Over on the Times’ You’re the Boss blog, first-time restaurateur Bruce Buschel has a weekly column about his quest to open a seafood restaurant in Bridgehampton. Today he comes up with a list of “One Hundred Things Restaurant Staffers Should Never Do (Part One).” Dude is clearly aspiring to be the Danny Meyer of the Hamptons with rules like “Do not recite the specials too fast or robotically or dramatically. It is not a soliloquy. This is not an audition.” (Also: Don’t call customers “dude.”) For the most part we agree with his commandments, especially these: “Do not inject your personal favorites when explaining the specials” and “Never mention what your favorite dessert is. It’s irrelevant.” On the one hand, when a server sings the praises of a dish that seemed enticing anyway, it might convince you to go ahead and order it, which is fine. But what about when they go on about something you know you don’t want — say, a leek scallop. Then you have to feel all guilty when you’re like, “That’s great, but I’m going to go with the steak.”
Come to think of it, the recitation ritual is where a lot of server-customer relationships get off on the wrong foot (another one of Buschel’s rules: “Do not interrupt a conversation. For any reason. Especially not to recite specials.”). Why does it even have to happen? If we had our druthers, the specials would just be written down. Not like at Diner, where the server writes them all out on your tablecloth while practically sitting in your lap, and you’re sitting there wondering if they get hand cramps at the end of the night (wouldn’t it be faster and more legible if they brought an electronic typewriter out and typed it up for you?) — but rather just, like, on pieces of paper that are attached to the menu, just like at an actual diner.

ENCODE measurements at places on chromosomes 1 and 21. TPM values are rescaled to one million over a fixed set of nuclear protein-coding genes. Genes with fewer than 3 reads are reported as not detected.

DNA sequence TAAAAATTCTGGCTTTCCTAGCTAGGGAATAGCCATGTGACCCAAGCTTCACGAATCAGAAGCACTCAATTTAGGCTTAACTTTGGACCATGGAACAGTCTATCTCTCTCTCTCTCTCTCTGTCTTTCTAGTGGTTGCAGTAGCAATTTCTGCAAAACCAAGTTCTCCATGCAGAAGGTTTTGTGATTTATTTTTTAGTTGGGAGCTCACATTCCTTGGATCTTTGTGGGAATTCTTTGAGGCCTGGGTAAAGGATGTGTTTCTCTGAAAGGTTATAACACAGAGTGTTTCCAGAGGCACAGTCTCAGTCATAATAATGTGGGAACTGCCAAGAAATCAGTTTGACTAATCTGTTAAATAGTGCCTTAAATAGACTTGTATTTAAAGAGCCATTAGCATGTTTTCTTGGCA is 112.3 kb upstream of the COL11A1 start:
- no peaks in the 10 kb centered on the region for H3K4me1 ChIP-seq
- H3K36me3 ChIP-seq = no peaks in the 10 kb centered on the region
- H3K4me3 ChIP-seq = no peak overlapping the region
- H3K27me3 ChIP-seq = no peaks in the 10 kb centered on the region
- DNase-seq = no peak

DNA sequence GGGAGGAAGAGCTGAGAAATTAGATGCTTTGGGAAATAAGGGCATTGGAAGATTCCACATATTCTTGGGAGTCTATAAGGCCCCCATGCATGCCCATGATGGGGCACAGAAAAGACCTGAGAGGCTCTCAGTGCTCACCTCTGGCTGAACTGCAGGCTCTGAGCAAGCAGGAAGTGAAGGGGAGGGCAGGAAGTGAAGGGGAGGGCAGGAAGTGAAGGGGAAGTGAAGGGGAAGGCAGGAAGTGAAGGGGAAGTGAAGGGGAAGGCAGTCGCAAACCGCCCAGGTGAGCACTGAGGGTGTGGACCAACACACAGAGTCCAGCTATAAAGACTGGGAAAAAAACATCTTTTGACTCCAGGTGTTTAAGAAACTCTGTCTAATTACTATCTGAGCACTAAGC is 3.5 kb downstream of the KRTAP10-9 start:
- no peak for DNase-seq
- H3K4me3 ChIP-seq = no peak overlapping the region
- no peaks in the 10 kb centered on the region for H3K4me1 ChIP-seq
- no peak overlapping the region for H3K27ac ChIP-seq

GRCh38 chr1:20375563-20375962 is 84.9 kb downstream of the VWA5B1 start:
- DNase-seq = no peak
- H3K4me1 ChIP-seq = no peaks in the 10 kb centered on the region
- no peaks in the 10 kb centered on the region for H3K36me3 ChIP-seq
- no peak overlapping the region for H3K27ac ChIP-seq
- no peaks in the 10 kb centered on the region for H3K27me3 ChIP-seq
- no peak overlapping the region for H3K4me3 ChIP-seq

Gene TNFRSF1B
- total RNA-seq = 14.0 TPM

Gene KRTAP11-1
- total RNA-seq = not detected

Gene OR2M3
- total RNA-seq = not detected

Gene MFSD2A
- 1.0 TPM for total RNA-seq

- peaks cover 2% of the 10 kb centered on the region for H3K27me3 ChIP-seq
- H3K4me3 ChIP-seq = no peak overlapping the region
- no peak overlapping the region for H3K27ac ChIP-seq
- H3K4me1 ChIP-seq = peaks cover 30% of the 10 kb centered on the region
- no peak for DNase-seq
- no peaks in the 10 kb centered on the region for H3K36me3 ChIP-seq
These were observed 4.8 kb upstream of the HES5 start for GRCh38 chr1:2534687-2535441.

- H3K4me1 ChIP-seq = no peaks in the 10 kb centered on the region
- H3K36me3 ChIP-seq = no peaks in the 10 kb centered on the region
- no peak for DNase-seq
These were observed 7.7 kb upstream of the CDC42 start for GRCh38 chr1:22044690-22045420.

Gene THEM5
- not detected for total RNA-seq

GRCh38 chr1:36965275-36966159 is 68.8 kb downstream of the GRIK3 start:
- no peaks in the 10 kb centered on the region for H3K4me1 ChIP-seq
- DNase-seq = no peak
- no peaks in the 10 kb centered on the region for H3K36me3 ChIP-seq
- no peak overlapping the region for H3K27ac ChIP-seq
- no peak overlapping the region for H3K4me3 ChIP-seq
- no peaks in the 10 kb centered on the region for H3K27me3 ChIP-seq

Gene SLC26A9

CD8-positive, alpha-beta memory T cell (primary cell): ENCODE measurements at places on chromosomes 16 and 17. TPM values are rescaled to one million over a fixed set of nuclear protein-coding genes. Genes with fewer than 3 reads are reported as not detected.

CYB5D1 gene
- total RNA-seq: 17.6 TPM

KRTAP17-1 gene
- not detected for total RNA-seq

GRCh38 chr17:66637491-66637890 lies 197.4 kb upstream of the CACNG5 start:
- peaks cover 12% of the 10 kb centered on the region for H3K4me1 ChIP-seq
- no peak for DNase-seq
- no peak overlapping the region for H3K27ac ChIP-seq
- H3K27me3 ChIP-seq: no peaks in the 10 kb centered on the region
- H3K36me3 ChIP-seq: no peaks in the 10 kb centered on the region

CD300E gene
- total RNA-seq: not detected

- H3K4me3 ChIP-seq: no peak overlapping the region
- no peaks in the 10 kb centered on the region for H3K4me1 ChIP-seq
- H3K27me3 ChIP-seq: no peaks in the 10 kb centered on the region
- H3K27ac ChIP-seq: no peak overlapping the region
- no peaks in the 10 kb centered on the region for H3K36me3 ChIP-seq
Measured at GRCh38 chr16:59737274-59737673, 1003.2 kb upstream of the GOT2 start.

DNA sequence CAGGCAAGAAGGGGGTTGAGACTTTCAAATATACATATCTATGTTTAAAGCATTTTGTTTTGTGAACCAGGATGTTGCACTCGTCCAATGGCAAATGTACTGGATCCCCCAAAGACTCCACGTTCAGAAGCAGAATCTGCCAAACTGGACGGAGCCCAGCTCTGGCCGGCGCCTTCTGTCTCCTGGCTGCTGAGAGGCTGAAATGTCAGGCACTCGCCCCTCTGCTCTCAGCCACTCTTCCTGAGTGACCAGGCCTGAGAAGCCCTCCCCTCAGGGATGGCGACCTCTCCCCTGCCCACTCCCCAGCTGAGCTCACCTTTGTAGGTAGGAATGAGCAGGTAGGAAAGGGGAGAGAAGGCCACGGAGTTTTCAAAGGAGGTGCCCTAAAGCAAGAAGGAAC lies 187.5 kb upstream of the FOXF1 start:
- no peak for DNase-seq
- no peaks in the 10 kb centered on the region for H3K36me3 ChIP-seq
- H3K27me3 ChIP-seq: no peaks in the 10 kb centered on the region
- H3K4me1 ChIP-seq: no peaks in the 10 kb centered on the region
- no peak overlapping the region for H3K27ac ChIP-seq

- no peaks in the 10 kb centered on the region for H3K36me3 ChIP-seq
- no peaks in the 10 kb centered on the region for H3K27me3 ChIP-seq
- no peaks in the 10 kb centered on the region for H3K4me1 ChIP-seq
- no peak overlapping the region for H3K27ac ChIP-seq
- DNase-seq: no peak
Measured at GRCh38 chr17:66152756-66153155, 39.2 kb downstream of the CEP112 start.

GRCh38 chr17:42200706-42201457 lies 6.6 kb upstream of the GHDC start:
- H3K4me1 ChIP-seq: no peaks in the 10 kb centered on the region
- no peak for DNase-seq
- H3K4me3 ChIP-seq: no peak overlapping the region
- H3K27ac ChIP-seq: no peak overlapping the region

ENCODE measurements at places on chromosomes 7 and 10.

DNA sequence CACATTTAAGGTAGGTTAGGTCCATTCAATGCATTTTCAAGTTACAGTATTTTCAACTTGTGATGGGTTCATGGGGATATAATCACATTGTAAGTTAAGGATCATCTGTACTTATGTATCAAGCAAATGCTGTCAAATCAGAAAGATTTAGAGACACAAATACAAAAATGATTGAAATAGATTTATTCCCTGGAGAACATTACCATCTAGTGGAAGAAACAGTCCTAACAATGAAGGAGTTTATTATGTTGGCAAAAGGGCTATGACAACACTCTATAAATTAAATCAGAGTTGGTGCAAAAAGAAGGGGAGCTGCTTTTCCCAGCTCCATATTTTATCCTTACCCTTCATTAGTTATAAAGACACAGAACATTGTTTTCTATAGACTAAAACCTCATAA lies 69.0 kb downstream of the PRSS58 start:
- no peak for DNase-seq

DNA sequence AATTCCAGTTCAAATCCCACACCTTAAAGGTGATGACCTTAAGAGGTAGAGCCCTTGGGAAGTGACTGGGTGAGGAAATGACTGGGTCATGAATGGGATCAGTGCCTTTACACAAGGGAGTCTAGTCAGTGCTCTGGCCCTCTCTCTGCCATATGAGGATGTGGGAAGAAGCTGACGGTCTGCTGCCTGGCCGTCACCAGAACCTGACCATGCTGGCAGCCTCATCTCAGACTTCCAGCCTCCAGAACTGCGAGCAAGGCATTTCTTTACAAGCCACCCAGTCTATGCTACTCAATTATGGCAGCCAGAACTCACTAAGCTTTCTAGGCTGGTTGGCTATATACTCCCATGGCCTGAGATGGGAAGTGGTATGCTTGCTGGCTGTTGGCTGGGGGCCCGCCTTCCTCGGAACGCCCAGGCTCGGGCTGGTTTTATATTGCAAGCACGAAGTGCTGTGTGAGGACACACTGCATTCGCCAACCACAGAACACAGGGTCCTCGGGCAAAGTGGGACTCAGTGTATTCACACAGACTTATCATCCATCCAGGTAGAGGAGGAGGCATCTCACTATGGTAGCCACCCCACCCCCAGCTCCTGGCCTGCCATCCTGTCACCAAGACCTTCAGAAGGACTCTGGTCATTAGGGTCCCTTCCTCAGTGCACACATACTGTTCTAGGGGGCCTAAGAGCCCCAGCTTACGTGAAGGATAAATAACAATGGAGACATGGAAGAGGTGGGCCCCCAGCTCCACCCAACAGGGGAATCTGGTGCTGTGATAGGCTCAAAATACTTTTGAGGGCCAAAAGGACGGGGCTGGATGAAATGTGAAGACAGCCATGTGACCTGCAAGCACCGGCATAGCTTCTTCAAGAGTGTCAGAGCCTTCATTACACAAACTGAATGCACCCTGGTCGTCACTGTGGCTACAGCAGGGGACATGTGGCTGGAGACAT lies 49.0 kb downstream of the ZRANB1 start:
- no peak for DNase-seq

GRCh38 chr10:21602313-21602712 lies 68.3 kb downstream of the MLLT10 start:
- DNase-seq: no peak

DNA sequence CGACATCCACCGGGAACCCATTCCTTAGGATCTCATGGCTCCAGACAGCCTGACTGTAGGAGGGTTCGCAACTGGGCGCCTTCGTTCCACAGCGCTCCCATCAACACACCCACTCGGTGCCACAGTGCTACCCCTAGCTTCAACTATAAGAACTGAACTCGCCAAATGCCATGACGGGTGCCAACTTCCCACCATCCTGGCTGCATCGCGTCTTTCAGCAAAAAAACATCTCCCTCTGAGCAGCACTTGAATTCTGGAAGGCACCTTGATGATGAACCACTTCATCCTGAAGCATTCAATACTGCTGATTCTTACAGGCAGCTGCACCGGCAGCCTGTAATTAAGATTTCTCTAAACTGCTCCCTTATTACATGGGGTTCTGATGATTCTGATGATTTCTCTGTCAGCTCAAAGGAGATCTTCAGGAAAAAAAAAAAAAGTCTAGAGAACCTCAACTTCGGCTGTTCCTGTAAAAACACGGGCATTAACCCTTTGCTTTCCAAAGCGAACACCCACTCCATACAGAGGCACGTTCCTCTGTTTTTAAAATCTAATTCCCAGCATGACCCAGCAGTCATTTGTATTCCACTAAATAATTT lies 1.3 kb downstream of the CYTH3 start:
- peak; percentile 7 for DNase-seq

That way, you don’t have that weird moment when the waiter is reciting the specials and you’re not hearing a word of it because Guns N’ Roses is blasting in the background (by the way — Monday night at Babbo? A full hour of Axl), or you’re not really listening because you’re sitting there thinking, “Am I nodding in all the right places?” or “Whoa, this waitress’s forehead looks just like Tyra Banks’s.” Plus, it’s much easier to visualize specials when they’re written down — when they’re spoken to you, dinging noises tend to go off in your head when you hear ingredients you like, but you don’t necessarily grasp what the dish is, and you don’t want to make the waiter re-explain that manchego dish, because she looked kind of irritated to have to explain it the first time and you don’t want her to realize you were distracted by her giant forehead. So you order the dish only to find out it’s, like, manchego foam on top of fermented bean curd, and you’re like, “Ugh.”
But maybe that’s the whole point of reciting the specials? To make us feel like, “Well, she put all this time and energy into telling me about these dishes. I guess I’d better order one”?